Plotters issuing open threats from a neighboring capital, the embattled dictator countering them with bravado and ridicule--Saddam Hussein's postwar Iraq would seem to be a stage set for political farce, if reality were not so tragic.
Approaching the anniversary of the American-led war against his Baghdad regime, the Iraqi leader and his men have been performing almost daily for the press, pointedly mocking President Bush and other enemies. Some of the scripts might come from the pages of "Alice in Wonderland."
At a televised ceremony where he decorated military commanders for their role in Iraq's devastating defeat in the Persian Gulf War, Hussein laughed off Western reports that he may be threatened by a coup. If the West wants a coup, he taunted, he will oblige. "Comrade Izzat here will be the deputy leader of the coup, and I will be the leader," Hussein said, referring to his revolutionary soul mate, Izzat Ibrahim.
"Let's record the names of those who want to take part with us, so some of these Western circles can relax," Hussein told the officers, each a carbon copy of their leader, right down to the broom mustaches. The camera caught the requisite chuckles of military bonhomie.
Thumbing his nose at the grindingly persistent hopes in Washington and elsewhere that someone or something will bring him down, Hussein at the same time seems caught up in the struggle. Most autocrats don't publicly air the word coup, but the Iraqi president, having survived a war designed in part to break him, is still engaged in the postwar psychological conflict. And his enemies are not letting up.
For the past week, Hussein's opposition-in-exile has been gathering in Damascus, capital of his longtime nemesis Syrian President Hafez Assad. Leftists, Islamites, democrats, Kurds, Sunni and Shiite Muslims--they are preparing a war council, a sequel to one they convened in Damascus last March to help foment the failed uprisings against Hussein, who had just enough heavy weapons left from the debacle in Kuwait to put them down.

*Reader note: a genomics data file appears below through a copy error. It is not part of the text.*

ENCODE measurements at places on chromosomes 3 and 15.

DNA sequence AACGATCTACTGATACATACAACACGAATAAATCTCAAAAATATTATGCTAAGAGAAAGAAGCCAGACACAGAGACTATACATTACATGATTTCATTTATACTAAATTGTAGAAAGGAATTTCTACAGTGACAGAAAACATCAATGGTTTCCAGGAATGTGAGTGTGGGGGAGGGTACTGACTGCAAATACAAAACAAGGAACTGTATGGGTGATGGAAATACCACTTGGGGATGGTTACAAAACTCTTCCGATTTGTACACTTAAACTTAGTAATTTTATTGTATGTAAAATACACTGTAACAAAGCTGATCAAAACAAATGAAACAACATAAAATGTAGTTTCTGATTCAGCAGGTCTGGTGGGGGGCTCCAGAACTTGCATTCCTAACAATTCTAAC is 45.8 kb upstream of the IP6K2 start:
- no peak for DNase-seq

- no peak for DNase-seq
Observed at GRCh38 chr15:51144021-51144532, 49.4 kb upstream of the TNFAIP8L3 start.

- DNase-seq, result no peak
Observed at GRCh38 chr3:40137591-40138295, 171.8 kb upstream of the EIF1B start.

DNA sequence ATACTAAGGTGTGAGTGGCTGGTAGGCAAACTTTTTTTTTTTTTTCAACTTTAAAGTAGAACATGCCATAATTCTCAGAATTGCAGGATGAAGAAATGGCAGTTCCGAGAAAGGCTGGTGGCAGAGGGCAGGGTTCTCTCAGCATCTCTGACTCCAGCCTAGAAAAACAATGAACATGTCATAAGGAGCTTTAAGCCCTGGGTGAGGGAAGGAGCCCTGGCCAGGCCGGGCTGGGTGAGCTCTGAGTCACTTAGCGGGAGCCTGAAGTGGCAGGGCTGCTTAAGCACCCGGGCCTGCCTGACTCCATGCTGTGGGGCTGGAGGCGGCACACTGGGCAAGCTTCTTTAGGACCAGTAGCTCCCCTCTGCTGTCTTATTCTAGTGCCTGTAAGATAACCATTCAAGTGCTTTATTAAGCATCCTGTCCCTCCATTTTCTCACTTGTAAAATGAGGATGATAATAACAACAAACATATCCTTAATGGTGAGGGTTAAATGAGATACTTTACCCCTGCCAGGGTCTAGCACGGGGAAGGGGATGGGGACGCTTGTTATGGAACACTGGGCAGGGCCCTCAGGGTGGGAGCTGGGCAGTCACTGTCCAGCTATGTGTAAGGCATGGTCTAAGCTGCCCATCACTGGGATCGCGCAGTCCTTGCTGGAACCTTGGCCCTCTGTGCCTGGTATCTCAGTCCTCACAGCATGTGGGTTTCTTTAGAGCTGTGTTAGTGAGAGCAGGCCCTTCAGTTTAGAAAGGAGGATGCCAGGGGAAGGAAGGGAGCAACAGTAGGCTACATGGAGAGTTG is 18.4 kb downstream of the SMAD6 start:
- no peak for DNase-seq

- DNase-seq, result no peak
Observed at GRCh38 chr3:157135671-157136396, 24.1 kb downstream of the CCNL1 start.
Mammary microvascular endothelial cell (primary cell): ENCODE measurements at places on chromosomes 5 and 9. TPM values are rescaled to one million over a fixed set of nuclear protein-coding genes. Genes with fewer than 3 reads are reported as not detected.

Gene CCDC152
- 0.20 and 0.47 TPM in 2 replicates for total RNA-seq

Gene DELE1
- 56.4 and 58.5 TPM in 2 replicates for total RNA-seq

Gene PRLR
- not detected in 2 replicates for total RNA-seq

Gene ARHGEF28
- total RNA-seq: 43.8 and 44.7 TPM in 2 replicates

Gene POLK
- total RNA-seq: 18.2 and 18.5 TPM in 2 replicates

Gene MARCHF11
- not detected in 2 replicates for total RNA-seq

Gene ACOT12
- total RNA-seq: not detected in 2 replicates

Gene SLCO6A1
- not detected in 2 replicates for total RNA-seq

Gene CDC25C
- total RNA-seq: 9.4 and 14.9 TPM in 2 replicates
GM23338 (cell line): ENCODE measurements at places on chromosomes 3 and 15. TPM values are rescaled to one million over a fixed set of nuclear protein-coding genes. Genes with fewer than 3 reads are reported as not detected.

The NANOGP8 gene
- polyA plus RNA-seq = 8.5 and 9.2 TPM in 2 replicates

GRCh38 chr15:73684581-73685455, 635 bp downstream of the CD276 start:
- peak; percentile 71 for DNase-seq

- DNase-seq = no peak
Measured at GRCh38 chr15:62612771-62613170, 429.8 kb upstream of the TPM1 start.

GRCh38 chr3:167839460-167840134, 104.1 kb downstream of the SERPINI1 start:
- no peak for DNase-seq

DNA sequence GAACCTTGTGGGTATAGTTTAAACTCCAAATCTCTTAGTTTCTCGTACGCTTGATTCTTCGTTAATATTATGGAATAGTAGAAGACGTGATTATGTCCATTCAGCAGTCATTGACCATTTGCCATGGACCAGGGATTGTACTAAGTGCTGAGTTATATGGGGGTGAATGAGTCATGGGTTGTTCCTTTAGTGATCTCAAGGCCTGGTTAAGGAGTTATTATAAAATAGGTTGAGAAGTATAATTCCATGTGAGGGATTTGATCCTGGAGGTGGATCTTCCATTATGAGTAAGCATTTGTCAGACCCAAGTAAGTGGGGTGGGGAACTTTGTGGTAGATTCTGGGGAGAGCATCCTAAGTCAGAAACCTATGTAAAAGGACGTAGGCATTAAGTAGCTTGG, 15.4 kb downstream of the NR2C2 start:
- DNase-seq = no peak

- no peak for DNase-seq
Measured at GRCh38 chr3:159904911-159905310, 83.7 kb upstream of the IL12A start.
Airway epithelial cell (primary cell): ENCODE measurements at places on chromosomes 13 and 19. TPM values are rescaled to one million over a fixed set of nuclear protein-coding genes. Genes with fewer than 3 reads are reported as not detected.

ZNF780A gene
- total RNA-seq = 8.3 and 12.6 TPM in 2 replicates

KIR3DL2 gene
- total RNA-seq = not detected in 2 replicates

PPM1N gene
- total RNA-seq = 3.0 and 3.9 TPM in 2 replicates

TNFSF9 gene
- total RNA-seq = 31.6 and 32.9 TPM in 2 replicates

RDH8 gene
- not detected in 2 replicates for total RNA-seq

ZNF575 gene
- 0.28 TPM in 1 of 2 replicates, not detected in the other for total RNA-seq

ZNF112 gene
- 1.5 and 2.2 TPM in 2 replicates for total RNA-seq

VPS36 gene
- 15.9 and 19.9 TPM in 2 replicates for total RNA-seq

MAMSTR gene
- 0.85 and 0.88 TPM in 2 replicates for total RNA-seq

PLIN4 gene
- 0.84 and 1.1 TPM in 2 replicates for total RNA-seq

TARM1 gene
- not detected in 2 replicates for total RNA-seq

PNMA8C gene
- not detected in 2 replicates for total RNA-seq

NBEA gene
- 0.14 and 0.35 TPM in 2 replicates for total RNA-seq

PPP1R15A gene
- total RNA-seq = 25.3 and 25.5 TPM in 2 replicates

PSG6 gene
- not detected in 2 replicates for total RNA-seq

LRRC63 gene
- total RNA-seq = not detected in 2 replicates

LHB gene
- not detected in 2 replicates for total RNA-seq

The council is tentatively scheduled for this weekend, and hostile pronouncements have preceded it. Kurdish leader Jalal Talabani, who pushed last spring's uprising in northern Iraq and then went to Baghdad to talk peace when it failed, is talking war again.
"We are openly cooperating with the Iraqi opposition to overthrow the present government in Iraq. Day by day, Saddam is weakened. He is hated by the army. . . ," Talabani declared at his headquarters in Kurdish-controlled Iraq.
"The economic crisis alone could finish him," he said. With unity and U.S. backing, he boasted, the opposition could bring down Hussein "within a month."
The political thrust and parry comes at a pivotal time for Iraq and Hussein's determined efforts to hang onto power. One key to success for the strongman is money. If he can get his hands on dollars, he can ease the hunger and sickness of his war-weary populace, defusing the possibility of popular protests even in the face of Draconian security.
In Vienna next week, Iraqi negotiators will press U.N. officials for changes in the Security Council resolution that restricts Baghdad's oil sales, deducts war reparations from the proceeds and requires international supervision for distribution of food and medicine purchased abroad. So far, Baghdad has rejected the terms of the resolution, declaring them a violation of its sovereignty, while the United States and other Security Council members have resolutely opposed easing the requirements.
In the political standoff, the Iraqis suffer. Baghdad has sold virtually no oil and raised no funds to aid its populace. The regime says 80,000 Iraqi children have died because of shortages caused by the U.N. embargo.
If the Iraqis could eat rhetoric, the president served up a bountiful meal in a Christmas Day message, declaring: "We shall continue living on the yield of our hands, providing our people with their needs through the creative minds and strong arms of our men."